Cam footage revealed that instead of providing backup, the officers were trying to catch Snorlax.
Catch 'Em All
We’ve all been there, Your mom is yelling at you that dinner’s ready, but you’re right in the middle of a video game that you just can’t step away from.
Well, two LAPD police officers found themselves in a similar situation in 2017 — but instead of their mom, it was a fellow police officer calling for backup, and instead of dinner it was an active robbery.
Louis Lozano and Eric Mitchell were fired from their jobs at the LAPD after the officers’ squad car dashboard camera captured them playing "Pokémon Go" on the job, according to California court filings. The pair even twice ignored requests to respond to a robbery-in-progress to catch Pokémon.
"I don’t want to be his help," Lozano said on the recording, referring to a police captain who called in backup in response to a shopping mall burglary. He later added, "Aw, screw it."
The officers then drove around for the next 20 minutes, attempting to catch the Pokémon Snorlax and the — admittedly rare — Togetic on the mobile AR game.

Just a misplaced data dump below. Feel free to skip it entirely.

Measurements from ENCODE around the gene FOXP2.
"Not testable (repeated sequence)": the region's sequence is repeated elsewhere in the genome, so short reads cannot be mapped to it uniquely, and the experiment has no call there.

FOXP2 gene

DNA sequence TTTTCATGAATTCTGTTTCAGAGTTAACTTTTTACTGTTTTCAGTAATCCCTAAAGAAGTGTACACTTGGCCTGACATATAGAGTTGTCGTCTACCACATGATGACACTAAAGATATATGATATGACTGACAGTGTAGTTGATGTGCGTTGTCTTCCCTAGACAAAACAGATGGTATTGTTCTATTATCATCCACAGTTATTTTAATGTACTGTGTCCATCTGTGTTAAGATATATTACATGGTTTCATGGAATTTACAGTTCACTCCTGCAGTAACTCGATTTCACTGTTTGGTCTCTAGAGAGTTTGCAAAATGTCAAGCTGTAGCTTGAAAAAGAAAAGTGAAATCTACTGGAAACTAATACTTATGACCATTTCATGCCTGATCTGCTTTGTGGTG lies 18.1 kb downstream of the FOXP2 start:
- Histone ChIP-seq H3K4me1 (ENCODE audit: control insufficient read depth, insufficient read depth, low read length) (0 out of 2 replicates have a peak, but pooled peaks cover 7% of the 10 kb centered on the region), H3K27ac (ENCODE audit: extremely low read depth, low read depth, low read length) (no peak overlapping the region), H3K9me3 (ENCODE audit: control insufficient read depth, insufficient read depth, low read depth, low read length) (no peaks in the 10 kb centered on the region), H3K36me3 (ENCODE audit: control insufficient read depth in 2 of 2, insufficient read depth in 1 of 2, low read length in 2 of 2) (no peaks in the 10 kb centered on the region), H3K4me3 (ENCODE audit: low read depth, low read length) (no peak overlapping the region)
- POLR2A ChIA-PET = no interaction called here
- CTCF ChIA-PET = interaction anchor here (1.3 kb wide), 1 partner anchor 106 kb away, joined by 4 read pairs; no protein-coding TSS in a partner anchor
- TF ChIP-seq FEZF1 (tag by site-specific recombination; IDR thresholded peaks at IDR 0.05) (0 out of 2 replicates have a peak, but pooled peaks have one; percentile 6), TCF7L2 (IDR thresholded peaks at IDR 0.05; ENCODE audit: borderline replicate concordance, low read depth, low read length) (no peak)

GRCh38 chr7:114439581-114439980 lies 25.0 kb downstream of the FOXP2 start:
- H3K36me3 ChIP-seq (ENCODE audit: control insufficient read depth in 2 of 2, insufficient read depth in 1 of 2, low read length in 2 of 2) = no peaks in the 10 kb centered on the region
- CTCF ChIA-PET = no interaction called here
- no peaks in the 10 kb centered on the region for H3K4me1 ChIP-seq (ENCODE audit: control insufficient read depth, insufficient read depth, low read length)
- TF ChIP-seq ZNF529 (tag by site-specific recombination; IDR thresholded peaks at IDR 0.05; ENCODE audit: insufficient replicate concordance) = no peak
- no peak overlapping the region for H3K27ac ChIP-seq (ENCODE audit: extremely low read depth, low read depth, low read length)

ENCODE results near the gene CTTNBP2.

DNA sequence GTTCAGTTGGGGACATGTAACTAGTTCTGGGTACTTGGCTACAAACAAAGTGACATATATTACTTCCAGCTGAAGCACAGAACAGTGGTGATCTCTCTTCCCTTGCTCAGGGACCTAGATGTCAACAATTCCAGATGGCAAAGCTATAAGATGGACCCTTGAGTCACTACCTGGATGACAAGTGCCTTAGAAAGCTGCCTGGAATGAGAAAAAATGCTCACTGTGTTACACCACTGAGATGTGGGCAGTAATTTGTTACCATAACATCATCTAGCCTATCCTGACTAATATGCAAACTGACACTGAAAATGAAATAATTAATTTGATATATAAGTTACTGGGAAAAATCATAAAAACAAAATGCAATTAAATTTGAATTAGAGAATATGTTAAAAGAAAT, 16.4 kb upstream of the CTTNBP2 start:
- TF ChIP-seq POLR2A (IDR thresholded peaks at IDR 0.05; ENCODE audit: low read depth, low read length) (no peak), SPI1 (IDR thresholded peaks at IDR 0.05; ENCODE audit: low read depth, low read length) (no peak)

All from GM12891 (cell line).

"Holy crap, man," Mitchell could be heard as he attempted to catch Togetic. "This thing is fighting me."
Mitchell eventually caught the Pokémon and told his partner that the "guys are going to be so jealous," according to the filing.
When they were later questioned by their sergeant about why they didn’t respond to the active burglary, they told him that they were having a conversation and didn’t hear the call.
However, the sergeant later checked their pair’s dashboard camera footage, discovered the truth, and fired them.
While the pair was fired from their jobs, they recently appealed to be reinstated — only to have a judge deny their attempt.
It’s a silly though troubling story, but it also highlights how a form of the metaverse is already here. After all, "Pokémon Go" is arguably the most successful rendition of a metaverse so far. If these cops are any indication, a wide-scale metaverse like what Mark Zuckerberg is envisioning at Facebook might have some genuinely strange and potentially dangerous social and civic implications.
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